Queen Elizabeth II of United Kingdom and her husband, Prince Philip, made a special state visit to the United States to tour the country and attend Bicentennial festivities with President and Mrs. Ford. Their visit aboard the Royal Yacht Britannia included stops in Philadelphia, Washington, D.C., Virginia, New York, Connecticut, and Massachusetts.

While in Philadelphia on July 6, 1976, Queen Elizabeth II presented the Bicentennial Bell on behalf of the British people. The bell is a replica of the Liberty Bell, cast at the same foundry - Whitechapel Bell Foundry, and bearing the inscription "For the People of the United States of America from the People of Britain 4 July 1976 LET FREEDOM RING."[9]

Local observances included painting mailboxes and fire hydrants red, white, and blue. A wave of patriotism and nostalgia swept the nation and there was a general feeling that the irate era of the Vietnam War and the Watergate constitutional crisis of 1974 had finally come to an end.

In Washington, D.C., the Smithsonian Institution opened a long-term exhibition in its Arts and Industries Building that replicated the look and feel of the 1876 Centennial Exposition of the United States. Many of its museum belongings actually dated from the 1876 World's Fair exposition in Philadelphia that commemorated the 100th anniversary of the independence of the USA. The Smithsonian also opened the permanent exhibition hall for the National Air and Space Museum on July 1, 1976.

NASA commemorated the Bicentennial by staging a science and technology exhibit housed in a series of geodesic domes in the parking lot of the Vehicle Assembly Building (VAB) called Third Century America. An American flag and the Bicentennial emblem were also painted on the side of the VAB; the emblem remained until 1998, when it was painted over with the NASA insignia. NASA originally planned for Viking 1 to land on Mars on July 4, but the landing was delayed to July 20, the anniversary of the Apollo 11 lunar landing. On the anniversary of the signing of the Constitution, NASA held the rollout ceremony of the first space shuttle (which NASA had planned to name Constitution).

Many commercial products were marketed in packages tying them to the Bicentennial, usually distinguished by red, white, and blue coloring. The official Bicentennial star emblem was trademarked and only allowed to be used on products by paid license.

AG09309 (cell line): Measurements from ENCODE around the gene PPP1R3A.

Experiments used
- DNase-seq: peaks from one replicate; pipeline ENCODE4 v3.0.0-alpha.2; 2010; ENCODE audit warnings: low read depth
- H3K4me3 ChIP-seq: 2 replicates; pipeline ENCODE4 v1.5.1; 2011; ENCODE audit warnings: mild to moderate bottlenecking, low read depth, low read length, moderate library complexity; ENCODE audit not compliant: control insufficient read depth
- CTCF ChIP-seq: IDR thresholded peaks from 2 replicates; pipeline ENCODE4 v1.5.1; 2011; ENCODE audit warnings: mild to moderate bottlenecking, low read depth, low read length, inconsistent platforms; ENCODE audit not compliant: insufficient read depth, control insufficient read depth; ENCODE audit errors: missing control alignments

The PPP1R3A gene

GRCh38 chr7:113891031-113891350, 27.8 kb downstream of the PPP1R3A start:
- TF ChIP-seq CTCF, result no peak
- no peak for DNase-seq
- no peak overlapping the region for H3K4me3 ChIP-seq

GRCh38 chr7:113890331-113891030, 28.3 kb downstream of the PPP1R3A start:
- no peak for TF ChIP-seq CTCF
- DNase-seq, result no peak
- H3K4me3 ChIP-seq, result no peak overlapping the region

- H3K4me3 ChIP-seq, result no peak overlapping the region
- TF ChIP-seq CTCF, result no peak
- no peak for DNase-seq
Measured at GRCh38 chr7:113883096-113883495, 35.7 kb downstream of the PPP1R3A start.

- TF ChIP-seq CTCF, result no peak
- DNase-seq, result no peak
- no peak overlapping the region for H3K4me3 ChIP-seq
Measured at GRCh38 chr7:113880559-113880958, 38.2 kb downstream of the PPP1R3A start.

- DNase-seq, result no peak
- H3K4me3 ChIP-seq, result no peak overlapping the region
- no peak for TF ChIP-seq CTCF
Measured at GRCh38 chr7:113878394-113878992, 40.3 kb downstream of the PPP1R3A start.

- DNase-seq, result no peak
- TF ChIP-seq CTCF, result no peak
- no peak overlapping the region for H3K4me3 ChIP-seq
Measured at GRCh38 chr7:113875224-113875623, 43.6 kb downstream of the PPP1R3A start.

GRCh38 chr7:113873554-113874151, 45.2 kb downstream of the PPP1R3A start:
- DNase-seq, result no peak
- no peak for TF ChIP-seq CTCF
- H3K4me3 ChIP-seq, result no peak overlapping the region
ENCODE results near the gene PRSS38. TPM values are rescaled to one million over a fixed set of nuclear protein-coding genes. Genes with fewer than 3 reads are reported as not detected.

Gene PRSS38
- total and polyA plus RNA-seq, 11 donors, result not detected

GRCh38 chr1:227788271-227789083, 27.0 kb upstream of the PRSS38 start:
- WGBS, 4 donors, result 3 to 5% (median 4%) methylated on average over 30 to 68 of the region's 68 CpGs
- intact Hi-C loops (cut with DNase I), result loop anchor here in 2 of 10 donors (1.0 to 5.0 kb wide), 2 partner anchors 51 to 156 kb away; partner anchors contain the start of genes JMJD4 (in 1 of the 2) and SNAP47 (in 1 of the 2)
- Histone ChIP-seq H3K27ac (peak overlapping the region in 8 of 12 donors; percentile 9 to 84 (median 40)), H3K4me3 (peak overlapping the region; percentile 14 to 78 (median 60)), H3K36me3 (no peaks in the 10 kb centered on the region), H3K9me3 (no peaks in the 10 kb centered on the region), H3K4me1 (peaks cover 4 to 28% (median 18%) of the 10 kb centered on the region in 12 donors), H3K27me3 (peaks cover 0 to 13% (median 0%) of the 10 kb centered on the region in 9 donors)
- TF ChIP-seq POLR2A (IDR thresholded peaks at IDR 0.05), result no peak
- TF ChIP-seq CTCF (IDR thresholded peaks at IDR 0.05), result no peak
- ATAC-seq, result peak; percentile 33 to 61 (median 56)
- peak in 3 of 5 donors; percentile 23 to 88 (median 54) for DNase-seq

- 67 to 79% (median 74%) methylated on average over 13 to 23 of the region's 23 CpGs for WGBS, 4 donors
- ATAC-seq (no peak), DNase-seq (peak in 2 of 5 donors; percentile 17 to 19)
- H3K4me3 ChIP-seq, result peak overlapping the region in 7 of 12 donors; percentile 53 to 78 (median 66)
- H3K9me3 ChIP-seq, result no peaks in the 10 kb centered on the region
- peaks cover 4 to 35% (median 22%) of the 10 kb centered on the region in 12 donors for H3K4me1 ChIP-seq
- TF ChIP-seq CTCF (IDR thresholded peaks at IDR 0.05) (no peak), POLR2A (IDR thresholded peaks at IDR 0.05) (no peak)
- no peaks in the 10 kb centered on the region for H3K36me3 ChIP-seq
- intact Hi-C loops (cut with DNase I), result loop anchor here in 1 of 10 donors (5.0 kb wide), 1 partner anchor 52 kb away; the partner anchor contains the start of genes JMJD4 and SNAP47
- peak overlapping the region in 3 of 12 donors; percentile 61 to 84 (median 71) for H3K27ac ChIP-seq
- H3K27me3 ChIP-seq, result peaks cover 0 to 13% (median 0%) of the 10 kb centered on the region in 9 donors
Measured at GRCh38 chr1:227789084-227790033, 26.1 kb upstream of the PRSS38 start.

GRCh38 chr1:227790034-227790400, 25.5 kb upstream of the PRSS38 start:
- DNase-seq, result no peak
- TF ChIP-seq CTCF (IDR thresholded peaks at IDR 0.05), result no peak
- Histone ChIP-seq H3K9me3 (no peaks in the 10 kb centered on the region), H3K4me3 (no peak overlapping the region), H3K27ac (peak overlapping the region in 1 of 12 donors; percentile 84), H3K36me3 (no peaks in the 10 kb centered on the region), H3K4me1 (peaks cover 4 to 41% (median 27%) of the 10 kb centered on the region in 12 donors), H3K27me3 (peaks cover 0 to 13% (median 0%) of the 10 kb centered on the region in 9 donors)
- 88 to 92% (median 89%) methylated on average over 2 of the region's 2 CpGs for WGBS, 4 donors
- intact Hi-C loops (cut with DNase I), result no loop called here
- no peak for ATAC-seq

Many national railroads and shortlines painted locomotives or rolling stock in patriotic color schemes, typically numbered 1776 or 1976, and many military units marked aircraft with special designs in honor of the Bicentennial.

Disneyland temporarily replaced the Main Street Electrical Parade with America on Parade and featured the Sherman Brothers' song "The Glorious Fourth". The parade featured nightly fireworks and ran twice a day from 1975-1977.

John Warner, later elected to the United States Senate from Virginia, was director of the Federal office coordinating observances of the Bicentennial.

The State of New Jersey ran a special "Bicentennial Lottery". The winner was awarded $1,776 a week (before taxes) for 20 years (a total of $1,847,040).

The overall theme of the entertainment of Super Bowl X, held on January 18, was to celebrate the Bicentennial. Players on both teams, the Pittsburgh Steelers and the Dallas Cowboys, wore a special patch with the Bicentennial Logo on their jerseys. The halftime show, featuring the performance group Up with People, was titled "200 Years and Just a Baby: A Tribute to America's Bicentennial".

The USOC initiated two American bids to host both the 1976 Summer and Winter Olympic Games to celebrate the Bicentennial. Los Angeles bid for the 1976 Olympics but lost to Montreal, Canada. Denver was awarded the 1976 Olympic Winter Games in 1970, but due to rising costs, the state of Colorado voted to back out of its organizational commitments and the IOC rewarded the 1976 Winter Olympics to Innsbruck, Austria, host of 1964. As a result, there was no Olympics in the United States in 1976 (however, Lake Placid would host the 1980 Winter Olympics, and Los Angeles would eventually be awarded the 1984 Olympics).